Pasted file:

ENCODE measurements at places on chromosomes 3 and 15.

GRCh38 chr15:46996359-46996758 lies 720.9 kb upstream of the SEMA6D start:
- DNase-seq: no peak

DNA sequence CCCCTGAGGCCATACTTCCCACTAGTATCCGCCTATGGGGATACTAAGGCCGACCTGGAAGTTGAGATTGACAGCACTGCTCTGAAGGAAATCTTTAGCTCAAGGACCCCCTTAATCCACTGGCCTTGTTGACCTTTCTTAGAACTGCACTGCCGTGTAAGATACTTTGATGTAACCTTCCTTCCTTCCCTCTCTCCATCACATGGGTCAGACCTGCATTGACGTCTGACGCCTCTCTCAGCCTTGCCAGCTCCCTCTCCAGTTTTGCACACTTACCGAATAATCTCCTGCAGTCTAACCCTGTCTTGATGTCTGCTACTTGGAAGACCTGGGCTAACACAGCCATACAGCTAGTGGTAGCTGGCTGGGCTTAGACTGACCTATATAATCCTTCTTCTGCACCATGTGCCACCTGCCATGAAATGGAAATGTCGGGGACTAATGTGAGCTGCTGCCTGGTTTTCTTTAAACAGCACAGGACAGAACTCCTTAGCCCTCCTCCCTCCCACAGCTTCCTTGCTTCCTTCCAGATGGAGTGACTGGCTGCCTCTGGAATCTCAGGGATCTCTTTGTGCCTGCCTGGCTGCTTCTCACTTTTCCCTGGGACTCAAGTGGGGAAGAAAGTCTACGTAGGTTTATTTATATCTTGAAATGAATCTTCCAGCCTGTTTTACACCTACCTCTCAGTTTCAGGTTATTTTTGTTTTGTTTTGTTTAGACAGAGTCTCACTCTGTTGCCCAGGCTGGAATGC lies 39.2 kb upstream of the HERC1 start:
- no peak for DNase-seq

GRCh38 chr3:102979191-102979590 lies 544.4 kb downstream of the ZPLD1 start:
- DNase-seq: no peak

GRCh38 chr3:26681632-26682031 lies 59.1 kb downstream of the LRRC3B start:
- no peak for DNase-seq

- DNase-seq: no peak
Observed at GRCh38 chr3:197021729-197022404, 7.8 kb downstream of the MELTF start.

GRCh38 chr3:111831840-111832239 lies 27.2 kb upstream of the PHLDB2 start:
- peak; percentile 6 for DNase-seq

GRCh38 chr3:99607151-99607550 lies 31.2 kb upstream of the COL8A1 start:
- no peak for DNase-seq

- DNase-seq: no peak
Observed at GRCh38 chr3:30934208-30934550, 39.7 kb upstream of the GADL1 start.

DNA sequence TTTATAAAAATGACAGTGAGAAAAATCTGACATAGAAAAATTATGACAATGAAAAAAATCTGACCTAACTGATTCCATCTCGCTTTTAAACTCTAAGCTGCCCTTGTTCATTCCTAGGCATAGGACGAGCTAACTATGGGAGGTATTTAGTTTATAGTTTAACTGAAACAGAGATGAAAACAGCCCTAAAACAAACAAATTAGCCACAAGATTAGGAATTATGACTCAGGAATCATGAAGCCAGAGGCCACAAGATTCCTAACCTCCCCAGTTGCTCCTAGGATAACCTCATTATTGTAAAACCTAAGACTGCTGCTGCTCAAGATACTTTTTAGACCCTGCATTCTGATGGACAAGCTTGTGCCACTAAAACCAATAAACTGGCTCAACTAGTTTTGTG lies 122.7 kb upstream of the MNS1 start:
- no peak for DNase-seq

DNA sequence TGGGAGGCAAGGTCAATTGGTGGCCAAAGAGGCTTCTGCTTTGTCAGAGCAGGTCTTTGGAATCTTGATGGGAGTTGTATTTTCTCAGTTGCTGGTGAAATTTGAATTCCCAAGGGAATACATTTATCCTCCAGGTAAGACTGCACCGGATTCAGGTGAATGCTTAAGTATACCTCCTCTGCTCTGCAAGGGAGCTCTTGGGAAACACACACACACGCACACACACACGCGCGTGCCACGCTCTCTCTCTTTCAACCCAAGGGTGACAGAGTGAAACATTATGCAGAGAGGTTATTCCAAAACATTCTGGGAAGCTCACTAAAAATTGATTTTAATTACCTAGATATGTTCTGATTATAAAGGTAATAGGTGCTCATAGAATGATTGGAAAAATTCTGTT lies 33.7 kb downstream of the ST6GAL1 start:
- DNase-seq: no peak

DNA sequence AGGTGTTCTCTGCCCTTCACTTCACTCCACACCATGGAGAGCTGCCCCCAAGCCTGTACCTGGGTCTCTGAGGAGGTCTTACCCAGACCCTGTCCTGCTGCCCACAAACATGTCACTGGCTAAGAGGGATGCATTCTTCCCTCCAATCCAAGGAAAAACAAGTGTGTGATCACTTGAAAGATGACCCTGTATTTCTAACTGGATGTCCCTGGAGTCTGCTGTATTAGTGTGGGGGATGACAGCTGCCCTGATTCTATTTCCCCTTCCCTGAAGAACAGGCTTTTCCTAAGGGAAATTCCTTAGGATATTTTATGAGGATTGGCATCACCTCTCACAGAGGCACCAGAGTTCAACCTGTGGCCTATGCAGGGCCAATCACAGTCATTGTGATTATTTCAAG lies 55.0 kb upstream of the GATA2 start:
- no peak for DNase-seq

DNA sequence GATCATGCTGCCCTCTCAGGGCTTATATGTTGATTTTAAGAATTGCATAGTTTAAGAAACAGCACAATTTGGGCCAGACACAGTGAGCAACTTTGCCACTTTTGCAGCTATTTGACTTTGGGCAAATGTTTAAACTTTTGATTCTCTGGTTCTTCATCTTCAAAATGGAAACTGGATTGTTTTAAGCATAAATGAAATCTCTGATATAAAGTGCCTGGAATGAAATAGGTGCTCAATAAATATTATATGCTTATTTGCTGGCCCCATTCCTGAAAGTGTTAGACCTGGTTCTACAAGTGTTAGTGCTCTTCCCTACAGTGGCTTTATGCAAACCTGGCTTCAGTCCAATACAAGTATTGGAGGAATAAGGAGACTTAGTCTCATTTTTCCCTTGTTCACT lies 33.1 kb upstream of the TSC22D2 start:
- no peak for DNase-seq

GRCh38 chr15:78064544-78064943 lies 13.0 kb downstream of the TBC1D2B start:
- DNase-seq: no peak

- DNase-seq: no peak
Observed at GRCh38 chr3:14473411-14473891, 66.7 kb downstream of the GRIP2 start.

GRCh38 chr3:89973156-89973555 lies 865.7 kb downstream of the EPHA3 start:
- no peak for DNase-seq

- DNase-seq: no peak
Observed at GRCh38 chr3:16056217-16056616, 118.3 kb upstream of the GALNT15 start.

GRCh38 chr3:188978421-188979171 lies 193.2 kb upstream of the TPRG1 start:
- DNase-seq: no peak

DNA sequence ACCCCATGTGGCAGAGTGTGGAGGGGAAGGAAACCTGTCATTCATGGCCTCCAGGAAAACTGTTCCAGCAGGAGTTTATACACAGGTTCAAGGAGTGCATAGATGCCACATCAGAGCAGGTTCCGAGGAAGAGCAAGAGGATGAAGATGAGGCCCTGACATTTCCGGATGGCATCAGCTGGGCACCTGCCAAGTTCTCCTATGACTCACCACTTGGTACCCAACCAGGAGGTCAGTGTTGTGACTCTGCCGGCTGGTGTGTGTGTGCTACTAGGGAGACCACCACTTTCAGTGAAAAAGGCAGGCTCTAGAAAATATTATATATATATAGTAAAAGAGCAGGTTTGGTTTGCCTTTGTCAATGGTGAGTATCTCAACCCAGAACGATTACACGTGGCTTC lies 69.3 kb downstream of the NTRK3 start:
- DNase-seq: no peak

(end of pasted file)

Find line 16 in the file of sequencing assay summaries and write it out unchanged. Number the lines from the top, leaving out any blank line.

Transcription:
- DNase-seq: no peak